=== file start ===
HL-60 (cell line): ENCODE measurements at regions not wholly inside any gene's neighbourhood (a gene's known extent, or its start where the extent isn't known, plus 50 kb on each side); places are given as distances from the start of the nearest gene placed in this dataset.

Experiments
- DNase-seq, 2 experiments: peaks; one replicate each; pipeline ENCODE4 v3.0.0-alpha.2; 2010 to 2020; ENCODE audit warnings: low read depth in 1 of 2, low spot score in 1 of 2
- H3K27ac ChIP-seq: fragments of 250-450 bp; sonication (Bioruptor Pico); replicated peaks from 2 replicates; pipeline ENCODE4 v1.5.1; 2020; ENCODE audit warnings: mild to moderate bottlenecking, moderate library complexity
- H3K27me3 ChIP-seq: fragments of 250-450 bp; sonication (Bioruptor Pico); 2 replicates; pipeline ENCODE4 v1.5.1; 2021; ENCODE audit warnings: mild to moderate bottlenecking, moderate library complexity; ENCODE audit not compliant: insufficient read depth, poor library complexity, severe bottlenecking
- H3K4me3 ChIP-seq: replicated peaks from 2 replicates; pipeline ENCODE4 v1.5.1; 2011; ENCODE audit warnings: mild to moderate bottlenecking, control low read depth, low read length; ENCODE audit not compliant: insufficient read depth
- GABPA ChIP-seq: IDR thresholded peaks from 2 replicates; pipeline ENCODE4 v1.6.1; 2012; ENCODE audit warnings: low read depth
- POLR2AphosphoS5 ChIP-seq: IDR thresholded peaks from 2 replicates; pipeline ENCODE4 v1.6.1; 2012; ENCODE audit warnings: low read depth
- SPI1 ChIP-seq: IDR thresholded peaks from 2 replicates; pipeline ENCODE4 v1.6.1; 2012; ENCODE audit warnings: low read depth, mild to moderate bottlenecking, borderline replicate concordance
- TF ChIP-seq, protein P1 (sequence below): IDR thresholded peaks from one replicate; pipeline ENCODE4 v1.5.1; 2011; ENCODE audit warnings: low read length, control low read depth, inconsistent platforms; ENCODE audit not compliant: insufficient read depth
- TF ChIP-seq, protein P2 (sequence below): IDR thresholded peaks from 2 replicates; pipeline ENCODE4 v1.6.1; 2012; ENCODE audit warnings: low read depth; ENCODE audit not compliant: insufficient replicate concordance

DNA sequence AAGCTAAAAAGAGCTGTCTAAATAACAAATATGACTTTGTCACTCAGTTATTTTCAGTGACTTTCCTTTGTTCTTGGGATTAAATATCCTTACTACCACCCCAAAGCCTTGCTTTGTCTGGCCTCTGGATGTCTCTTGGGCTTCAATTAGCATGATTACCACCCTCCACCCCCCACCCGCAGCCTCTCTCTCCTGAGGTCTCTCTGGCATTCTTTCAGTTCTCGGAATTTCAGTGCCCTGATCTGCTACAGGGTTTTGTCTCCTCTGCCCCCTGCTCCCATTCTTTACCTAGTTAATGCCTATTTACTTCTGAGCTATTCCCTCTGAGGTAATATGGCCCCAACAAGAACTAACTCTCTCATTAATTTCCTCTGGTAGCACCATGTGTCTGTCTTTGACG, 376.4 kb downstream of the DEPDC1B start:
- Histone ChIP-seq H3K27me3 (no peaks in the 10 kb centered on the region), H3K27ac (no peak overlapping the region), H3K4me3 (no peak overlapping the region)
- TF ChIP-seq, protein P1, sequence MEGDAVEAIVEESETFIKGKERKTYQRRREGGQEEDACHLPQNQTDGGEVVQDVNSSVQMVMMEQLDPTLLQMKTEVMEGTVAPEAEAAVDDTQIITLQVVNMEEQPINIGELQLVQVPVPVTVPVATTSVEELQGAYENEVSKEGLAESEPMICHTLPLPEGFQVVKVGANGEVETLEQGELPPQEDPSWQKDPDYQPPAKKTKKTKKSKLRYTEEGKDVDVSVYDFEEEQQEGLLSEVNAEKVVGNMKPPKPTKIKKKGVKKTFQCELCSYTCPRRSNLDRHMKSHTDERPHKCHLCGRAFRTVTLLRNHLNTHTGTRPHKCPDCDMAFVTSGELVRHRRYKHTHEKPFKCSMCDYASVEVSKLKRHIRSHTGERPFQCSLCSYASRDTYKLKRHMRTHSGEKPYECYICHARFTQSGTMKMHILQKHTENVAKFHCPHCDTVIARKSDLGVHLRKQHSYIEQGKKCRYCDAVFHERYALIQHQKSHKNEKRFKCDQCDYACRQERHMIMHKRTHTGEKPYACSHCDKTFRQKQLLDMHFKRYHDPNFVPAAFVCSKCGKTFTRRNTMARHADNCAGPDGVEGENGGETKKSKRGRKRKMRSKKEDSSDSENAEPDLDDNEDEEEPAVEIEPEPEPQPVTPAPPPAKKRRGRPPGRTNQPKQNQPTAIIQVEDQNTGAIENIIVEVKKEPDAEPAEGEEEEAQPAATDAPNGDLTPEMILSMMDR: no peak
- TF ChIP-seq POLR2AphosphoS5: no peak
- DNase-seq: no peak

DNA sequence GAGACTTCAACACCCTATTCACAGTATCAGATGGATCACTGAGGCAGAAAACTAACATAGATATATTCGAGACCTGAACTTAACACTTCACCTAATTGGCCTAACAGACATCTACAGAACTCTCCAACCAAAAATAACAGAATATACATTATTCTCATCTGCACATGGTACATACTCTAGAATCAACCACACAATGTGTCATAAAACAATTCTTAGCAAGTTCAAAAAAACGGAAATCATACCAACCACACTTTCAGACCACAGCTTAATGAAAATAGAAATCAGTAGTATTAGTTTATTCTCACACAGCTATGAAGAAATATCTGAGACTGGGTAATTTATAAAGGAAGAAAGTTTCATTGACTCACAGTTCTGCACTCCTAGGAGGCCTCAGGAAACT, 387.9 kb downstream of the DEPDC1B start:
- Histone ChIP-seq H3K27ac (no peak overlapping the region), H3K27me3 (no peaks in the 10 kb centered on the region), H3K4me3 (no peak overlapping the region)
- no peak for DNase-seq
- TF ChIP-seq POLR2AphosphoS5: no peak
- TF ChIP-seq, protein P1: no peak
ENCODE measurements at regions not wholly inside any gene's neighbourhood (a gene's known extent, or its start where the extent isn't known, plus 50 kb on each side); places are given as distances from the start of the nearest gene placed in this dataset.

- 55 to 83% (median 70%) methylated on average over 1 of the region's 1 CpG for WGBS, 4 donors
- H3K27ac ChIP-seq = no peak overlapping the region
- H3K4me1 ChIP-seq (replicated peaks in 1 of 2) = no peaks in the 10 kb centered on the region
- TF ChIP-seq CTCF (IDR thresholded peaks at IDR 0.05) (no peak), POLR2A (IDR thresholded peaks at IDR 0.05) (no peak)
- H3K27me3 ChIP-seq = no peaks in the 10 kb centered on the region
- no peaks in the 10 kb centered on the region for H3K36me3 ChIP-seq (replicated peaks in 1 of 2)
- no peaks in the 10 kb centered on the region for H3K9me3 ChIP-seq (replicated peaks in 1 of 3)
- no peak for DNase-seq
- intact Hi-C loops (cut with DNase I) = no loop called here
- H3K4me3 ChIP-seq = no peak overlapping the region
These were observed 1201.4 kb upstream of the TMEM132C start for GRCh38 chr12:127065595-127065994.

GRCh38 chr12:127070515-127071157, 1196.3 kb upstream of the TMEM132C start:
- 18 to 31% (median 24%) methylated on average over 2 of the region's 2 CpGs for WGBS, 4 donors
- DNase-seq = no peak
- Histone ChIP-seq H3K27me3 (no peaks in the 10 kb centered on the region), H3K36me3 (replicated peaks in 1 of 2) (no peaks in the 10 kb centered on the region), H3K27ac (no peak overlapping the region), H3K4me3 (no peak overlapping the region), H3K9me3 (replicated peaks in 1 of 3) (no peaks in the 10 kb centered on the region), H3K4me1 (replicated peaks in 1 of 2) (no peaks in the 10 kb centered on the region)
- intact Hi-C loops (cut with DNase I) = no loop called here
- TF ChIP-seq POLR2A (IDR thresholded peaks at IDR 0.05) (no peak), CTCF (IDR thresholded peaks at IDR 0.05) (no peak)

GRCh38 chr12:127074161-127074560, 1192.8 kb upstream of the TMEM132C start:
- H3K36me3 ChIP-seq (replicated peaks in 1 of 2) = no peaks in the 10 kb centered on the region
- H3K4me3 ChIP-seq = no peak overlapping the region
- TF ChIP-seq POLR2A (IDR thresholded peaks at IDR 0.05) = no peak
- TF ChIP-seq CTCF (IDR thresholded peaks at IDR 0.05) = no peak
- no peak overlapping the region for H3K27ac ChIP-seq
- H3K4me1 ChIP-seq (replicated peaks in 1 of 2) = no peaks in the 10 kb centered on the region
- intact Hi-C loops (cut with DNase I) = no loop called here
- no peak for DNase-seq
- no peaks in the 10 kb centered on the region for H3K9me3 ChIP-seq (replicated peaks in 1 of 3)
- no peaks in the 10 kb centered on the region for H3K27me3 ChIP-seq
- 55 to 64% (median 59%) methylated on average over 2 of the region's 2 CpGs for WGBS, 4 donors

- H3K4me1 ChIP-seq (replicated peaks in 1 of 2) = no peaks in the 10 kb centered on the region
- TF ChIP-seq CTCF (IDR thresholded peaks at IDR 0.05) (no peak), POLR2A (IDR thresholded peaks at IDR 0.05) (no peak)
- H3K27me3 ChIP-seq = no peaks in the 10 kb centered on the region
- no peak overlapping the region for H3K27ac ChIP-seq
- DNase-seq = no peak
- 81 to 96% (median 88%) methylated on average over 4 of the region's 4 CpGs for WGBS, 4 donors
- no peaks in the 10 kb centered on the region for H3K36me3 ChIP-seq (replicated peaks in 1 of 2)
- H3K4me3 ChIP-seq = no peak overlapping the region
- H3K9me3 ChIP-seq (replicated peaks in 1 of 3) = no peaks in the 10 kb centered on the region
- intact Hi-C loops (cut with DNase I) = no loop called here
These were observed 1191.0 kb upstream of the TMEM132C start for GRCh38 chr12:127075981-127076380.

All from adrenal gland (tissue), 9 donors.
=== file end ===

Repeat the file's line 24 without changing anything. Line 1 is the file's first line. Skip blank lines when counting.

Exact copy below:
- H3K27ac ChIP-seq = no peak overlapping the region